Quadriceps Function in ACL Reconstructed Patients With and Without Knee Osteoarthritis
Norte, Grant, Education - Curry School of Education, University of Virginia
Hart, Joseph, Department of Kinesiology, University of Virginia
Post-traumatic quadriceps dysfunction is well-documented following anterior cruciate ligament reconstruction (ACL-R), and is associated with impairments detrimental to joint-specific and global health, including decreased physical activity, accelerated onset of knee joint osteoarthritis, and decreased quality of life. Since articular cartilage degeneration is irreversible, the hallmark for prevention is early detection with thorough evaluation of quadriceps neuromuscular function. Neuromuscular adaptations are theorized to arise from alterations in spinal-mediated and corticospinal pathways, and if unaddressed, may present a limiting factor in recovery from ACL-R. The specific origins of impairment have been theorized as a way to address subtle underlying factors impeding the recovery of quadriceps function following ACL-R. By understanding the temporal nature of neuromuscular adaptations, clinicians and researchers can improve patient care. The focus of manuscript 1 was to compare quadriceps neuromuscular function at clinically relevant time points following ACL-R, including patients who experienced post-traumatic knee osteoarthritis. We found that patients early (< 1 year), late (> 2 years), and with osteoarthritis after ACL-R exhibited quadriceps weakness and decreased corticospinal input to the quadriceps compared to healthy individuals. The focus of manuscript 2 was to identify the relationship between objective measures of quadriceps function and patient-reported outcomes at clinically relevant time points following ACL-R, including patients who experienced post-traumatic knee osteoarthritis. We found that perceived knee function and global health status were best explained by objective measures of quadriceps function in patients early and with osteoarthritis after ACL-R. Both limb symmetry and unilateral limb performance were meaningful to patients early, and unilateral limb performance was meaningful to patients with osteoarthritis after ACL-R. Measures of isokinetic quadriceps strength (torque, work, power) consistently demonstrated the strongest relationships with patient-reported outcomes. The focus of manuscript 3 was to investigate the underlying constructs of lower extremity muscle function that uniquely describe aspects of quadriceps neuromuscular function in patients after ACL-R. We found that unique constructs of peripheral, central, and combined peripheral and central muscle function are likely to exist in ACL-R patients. Quadriceps function (total work at 90°/sec, active motor threshold, and central activation) of the involved limb was able to discriminate best between ACL-R patients and healthy individuals compared to the uninvolved limb or limb symmetry. It is unclear if early changes in strength, endurance, voluntary activation, and corticospinal excitability perpetuate long-term muscle dysfunction; however, the temporal relationships of these measures may be a contributing factor to long-term outcomes. If left unaddressed, the progressive nature of contributing factors may result in irreversible joint injury.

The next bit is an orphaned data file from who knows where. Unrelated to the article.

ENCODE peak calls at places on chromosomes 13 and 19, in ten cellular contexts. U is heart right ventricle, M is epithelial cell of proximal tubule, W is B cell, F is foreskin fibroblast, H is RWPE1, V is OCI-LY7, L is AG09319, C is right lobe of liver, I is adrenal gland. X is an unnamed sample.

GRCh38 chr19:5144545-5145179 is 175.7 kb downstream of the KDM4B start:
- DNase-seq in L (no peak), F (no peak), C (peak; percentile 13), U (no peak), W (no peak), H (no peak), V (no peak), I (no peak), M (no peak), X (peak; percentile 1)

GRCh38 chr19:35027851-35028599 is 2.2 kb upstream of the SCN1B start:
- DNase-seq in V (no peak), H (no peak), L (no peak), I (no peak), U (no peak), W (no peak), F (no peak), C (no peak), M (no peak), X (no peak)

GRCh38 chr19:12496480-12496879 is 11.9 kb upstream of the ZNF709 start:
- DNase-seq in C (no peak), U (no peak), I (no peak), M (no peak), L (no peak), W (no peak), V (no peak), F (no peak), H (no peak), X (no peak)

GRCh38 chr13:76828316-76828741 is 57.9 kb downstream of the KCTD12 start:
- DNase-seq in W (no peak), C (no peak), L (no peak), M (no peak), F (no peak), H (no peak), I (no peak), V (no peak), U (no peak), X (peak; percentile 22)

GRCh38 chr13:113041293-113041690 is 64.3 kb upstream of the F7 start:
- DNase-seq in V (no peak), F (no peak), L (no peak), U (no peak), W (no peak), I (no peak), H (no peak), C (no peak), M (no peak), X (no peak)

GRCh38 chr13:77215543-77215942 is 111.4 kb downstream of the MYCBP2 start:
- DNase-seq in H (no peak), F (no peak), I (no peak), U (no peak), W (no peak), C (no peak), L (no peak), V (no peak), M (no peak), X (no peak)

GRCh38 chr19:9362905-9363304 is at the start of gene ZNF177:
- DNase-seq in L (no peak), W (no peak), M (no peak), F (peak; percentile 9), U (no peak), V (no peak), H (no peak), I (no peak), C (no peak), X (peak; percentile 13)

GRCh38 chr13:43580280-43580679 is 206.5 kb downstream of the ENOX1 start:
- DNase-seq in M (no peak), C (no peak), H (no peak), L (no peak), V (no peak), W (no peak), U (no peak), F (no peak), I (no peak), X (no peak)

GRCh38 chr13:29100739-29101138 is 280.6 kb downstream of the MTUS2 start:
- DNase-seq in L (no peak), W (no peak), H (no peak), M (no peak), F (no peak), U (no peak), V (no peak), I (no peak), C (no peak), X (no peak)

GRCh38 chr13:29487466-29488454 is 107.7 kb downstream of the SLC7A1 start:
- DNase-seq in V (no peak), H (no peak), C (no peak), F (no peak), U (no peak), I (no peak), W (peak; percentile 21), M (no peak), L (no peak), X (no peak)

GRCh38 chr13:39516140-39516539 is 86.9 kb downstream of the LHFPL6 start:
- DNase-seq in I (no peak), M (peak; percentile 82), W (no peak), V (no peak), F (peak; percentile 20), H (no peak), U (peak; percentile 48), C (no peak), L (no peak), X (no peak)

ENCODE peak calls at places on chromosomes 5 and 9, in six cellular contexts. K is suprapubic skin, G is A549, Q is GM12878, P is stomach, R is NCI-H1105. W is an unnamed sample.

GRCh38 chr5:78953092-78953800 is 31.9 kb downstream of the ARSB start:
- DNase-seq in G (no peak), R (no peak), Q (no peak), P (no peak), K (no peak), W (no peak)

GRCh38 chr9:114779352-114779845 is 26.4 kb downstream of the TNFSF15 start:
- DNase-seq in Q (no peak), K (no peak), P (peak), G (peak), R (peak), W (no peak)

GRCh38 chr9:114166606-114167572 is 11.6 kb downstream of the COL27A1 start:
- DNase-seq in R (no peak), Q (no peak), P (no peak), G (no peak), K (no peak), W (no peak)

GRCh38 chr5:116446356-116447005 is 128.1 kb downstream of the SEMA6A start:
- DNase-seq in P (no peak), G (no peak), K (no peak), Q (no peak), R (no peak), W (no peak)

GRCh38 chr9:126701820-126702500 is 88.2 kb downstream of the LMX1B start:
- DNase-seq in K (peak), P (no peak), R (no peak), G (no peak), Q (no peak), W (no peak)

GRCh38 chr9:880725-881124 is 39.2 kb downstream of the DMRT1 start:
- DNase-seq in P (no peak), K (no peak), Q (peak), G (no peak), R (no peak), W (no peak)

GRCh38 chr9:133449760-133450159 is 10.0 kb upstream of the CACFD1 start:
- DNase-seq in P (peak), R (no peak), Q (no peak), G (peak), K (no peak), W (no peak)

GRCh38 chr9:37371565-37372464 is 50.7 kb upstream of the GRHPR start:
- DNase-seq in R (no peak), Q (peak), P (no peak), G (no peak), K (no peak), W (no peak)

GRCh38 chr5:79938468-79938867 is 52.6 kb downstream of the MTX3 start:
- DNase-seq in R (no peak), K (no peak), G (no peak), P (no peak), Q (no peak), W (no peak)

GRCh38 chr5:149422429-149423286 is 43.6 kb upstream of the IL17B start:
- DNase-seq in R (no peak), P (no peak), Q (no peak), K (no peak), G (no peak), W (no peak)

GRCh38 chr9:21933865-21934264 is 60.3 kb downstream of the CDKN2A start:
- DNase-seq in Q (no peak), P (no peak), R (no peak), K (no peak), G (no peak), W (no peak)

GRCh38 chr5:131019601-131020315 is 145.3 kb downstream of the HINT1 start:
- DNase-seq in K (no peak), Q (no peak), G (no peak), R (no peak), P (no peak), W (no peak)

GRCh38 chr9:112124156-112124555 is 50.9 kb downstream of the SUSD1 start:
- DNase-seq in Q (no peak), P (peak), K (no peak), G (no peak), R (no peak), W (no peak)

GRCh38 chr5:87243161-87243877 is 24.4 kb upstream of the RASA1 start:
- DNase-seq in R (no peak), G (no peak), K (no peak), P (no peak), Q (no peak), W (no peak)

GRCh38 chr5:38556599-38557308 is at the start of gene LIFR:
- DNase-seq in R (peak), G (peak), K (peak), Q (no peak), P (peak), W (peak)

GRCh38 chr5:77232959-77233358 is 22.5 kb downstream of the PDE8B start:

PHD (Doctor of Philosophy)
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